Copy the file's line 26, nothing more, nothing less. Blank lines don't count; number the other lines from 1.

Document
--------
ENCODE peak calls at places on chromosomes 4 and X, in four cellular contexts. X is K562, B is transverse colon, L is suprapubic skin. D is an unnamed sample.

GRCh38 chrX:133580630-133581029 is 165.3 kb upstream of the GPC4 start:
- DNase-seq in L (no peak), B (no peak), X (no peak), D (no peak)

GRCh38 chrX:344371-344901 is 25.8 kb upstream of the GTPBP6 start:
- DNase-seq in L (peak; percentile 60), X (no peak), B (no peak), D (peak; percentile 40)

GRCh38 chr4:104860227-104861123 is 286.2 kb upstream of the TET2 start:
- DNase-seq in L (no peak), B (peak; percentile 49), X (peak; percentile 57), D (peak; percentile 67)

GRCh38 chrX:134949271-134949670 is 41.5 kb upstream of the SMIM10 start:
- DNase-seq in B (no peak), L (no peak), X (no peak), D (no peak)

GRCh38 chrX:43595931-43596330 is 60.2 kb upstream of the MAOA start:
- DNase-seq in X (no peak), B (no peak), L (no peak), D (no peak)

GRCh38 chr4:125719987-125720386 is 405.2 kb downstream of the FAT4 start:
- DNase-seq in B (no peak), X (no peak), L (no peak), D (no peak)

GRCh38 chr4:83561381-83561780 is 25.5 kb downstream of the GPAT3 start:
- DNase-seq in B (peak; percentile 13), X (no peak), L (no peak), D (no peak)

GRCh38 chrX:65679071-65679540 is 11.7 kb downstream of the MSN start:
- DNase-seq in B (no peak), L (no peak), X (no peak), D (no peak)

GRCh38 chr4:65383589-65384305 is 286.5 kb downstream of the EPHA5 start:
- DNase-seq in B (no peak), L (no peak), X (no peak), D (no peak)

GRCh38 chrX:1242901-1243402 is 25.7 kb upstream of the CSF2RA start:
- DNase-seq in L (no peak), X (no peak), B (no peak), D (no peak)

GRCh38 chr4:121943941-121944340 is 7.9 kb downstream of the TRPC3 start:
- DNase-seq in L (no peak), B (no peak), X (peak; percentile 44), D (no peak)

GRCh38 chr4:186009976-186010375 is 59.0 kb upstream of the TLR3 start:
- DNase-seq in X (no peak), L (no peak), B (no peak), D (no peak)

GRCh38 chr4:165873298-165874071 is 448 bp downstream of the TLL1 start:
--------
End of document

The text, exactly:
GRCh38 chr4:165873298-165874071 is 448 bp downstream of the TLL1 start: